Western Ukraine neighbors NATO heartland. Western military intervention – as called for by Vitali Klitschko today – can have multiple expressions. It would start by covert military aid to rebels and secessionist oblasts. Threats and condemnation would be used to prevent the central government from restoring order in western breakaway regions. No jets needs to be in the air.

What ever the truth, the fact remains that the revolutionaries believe they have military backing from NATO. Why else would Polish foreign minister Radoslaw Sikorski need to make his point so strongly?

Posted by: Petri Krohn | Feb 21 2014 17:42 utc | 91

@66 somebody:
that NYBooks article, "Fascism, Russia, and Ukraine" is demented. Snyder claims that all Ukraine's social groups (commies, LGBT, nazis, veterans, feminists, Jews, Muslims, etc etc etc) have formed separate entities all fighting together as one big happy rainbow family against Russia because Russia hates Jews... he's crazy.
he says Americans can take a lesson from them in dying (literally) to join the EU... and adds, "Might there be something to be learned from that among Euroskeptics in London or elsewhere? This is a dialogue that is not taking place."
that's insanity.

I cannot decipher his comment: "...the hope that Ukraine could one day join the European Union, an aspiration that for many Ukrainians means something like the rule of law, the absence of fear, the end of corruption, the social welfare state, and free markets..."
does he mean the END of the social welfare state, or the inception of it?
I can't even guess, but I'm sure people who follow this shit can. help?

anyway, maybe this is gobbled up in NY, but it's completely nuts. again, I am struck by the obvious propaganda nature of the piece - that is aimed at convincing people that TPTB think they are acting on a rational agenda, but nobody actually believes in it.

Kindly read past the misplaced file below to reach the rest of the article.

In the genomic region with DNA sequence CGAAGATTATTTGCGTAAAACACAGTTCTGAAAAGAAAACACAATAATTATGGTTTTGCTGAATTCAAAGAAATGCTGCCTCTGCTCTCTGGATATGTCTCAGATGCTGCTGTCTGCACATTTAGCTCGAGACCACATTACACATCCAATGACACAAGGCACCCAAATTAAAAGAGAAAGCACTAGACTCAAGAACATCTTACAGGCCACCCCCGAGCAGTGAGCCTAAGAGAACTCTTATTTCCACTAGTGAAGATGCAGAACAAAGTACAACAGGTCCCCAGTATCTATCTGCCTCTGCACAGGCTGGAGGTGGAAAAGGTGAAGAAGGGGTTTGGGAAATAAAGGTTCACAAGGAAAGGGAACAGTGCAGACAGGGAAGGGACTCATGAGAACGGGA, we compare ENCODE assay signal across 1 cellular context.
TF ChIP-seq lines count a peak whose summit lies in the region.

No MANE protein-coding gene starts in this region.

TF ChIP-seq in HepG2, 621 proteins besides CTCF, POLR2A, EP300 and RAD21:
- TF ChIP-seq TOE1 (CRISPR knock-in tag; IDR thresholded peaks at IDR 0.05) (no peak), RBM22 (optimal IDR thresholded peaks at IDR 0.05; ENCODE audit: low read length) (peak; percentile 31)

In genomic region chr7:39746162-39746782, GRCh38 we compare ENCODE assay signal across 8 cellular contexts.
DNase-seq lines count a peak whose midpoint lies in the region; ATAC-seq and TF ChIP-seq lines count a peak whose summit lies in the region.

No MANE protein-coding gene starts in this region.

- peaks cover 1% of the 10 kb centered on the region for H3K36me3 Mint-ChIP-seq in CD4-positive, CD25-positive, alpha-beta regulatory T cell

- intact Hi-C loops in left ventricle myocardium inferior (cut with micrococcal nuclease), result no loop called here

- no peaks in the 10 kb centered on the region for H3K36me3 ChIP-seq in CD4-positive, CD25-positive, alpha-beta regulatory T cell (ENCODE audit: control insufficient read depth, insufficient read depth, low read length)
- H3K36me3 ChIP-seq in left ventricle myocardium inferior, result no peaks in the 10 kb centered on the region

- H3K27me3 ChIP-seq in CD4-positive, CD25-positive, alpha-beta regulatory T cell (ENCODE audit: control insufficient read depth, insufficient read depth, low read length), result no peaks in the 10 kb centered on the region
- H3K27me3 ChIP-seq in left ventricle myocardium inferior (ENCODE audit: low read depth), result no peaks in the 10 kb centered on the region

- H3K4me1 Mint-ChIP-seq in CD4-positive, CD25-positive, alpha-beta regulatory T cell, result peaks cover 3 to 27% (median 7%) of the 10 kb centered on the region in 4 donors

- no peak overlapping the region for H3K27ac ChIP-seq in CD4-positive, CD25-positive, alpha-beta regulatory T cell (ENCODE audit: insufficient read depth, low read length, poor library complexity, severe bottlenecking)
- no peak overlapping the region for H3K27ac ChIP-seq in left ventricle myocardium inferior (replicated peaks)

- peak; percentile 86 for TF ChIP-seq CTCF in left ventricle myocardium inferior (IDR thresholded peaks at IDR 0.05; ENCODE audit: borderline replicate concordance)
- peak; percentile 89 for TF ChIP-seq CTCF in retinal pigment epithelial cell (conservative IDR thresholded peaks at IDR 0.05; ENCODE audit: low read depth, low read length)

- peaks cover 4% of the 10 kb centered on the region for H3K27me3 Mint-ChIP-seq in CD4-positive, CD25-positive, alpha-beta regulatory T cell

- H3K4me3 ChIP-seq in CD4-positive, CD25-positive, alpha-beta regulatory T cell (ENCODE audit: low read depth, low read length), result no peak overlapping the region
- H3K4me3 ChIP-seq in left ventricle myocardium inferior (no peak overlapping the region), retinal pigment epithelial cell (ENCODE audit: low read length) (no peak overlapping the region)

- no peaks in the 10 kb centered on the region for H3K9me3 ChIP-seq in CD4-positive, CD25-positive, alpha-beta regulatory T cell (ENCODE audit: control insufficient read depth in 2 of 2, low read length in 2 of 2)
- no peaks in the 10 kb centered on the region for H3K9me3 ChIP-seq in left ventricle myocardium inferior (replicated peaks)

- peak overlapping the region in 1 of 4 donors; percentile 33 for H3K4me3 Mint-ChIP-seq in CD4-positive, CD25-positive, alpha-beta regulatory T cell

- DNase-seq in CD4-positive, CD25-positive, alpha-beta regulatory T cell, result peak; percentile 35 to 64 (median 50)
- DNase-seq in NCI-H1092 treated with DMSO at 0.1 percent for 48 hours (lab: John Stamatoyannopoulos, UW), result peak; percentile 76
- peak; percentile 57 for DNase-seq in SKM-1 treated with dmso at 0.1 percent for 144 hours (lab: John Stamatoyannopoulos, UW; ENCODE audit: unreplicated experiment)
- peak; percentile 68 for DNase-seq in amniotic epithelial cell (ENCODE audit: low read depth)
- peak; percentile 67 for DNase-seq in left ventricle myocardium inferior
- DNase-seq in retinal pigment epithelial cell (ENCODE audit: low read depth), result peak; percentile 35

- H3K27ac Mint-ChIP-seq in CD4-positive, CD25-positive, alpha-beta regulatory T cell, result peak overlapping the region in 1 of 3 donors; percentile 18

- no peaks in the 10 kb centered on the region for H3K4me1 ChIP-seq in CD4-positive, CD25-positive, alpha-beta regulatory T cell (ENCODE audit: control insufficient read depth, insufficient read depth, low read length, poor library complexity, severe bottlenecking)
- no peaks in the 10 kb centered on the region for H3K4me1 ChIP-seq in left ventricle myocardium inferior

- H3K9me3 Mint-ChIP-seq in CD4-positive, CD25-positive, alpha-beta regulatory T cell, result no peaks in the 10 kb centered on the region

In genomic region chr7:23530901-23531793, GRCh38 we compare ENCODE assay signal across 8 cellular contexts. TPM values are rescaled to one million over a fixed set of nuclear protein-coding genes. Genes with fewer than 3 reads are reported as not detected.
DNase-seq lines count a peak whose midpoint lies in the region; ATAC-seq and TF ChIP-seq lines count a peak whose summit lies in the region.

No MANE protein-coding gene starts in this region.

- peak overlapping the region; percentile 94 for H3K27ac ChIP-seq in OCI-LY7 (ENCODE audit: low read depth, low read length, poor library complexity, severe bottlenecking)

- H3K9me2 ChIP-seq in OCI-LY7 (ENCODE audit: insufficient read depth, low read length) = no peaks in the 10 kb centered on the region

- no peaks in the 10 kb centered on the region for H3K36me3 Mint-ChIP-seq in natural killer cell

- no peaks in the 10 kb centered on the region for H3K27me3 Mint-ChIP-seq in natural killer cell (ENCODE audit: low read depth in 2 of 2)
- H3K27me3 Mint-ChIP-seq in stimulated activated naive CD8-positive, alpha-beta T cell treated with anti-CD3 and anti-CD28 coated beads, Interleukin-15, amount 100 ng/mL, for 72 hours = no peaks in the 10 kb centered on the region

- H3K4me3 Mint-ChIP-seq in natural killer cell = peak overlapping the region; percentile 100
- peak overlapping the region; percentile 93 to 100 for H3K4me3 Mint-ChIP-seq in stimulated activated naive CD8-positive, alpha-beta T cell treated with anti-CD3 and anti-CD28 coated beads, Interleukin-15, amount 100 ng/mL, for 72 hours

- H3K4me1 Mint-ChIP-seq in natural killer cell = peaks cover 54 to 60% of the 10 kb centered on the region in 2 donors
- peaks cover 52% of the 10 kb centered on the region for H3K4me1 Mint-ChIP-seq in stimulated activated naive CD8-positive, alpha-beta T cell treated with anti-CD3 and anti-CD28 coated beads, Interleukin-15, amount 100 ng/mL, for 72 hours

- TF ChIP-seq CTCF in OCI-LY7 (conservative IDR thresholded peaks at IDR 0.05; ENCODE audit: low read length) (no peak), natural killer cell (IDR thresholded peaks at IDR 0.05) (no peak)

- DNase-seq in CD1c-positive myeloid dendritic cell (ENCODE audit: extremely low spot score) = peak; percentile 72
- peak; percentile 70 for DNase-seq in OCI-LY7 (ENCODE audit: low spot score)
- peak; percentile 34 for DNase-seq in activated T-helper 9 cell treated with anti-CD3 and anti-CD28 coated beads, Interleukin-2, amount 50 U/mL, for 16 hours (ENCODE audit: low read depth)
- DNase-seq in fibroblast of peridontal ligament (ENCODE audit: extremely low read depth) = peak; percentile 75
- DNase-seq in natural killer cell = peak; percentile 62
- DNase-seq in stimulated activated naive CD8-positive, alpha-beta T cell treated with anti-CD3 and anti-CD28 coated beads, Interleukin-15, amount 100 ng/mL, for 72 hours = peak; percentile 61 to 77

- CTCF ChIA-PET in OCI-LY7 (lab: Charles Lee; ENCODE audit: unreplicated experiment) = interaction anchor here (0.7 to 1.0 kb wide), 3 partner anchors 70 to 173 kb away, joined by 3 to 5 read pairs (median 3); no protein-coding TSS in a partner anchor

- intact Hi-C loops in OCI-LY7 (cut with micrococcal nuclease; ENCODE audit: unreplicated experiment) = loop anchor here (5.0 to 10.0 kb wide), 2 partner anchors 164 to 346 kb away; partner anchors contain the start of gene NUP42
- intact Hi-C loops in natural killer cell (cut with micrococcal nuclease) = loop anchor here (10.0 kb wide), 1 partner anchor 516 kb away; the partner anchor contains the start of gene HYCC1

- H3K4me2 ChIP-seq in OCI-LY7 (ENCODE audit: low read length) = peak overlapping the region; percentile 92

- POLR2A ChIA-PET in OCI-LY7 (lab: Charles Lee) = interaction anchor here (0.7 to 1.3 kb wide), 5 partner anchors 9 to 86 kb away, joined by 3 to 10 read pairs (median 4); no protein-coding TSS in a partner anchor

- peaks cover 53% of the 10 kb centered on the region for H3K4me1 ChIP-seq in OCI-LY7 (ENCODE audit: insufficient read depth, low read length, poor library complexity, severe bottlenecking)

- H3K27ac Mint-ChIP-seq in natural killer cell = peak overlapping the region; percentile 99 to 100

Posted by: anon | Feb 21 2014 17:46 utc | 92

The NY Review of Books is pure poison. A luxurious tapestry embroidered with lies. Cordyceps!

Posted by: ruralito | Feb 21 2014 17:59 utc | 93

The legitimate protesters in the Ukraine (not the paid agitators)
being fooled by EU and US propaganda into joining the EU & the banking cartel that's sucking the life out of Greece, Spain, Italy, Ireland, Portugal and others should remember that it was the Soviet
Union they hated, not Russia. Russians are their blood brothers and also hated the totalitarian Soviet Union, which the West called "communism" or "socialism," but in fact had nothing to do with either.

They need good trading relations with Russia, not with the banking
mafia that controls the EU and the US, which wants to turn the Ukraine into another colony of exploitation, maintenance, acquisition and expansion. The EU and the mega banks controlling the West and the United States need to be splintered into a thousand pieces and scattered to the winds.

Posted by: Cynthia | Feb 21 2014 18:06 utc | 94

Tymoschenko will be freed.

No surprise there. Breaking that bitch free (and reinstalling her in some power position) was one of the major goals from the beginning.

The funny part for Ukraine, however, has not even begun.

For a starter, the country will have to live in some kind of grey zone, in the best of cases with an interim government of doubtful clout, until at least september when a new president shall be elected.
Expect lots of dirty things, usually in the zusas and zeus interest, to happen until then.

Of course Russia has immediately frozen all help. Which creates a funny situation because creating mayhem and putsching oneself (as a puppet of foreign interests) is one thing; to run a country and to make sure that people have work and to eat is a very different thing.
Obviously Ukraine will unconditionally need external financial help to the tune of 20bln or more.

Also obviously neither zusa nor zeu are willing - or capable - to support Ukraine with funds of the needed magnitude. Ukraine can't expect much more than warm and vane words. This is even more true as Ukraine ows Russia around 7 bln $ and neither zusa nor zeu will be ready to help Ukraine with even a penny for that.

Just wait some 2 or 3 month an one of Ukraines major problems - even in the western and northern regions - will be poverty and a rapidly rising hate for zusa and zeu. Of course, the criminal puppets will continue their pro western regime any which again will lead to some maidan II and maybe maidan III ...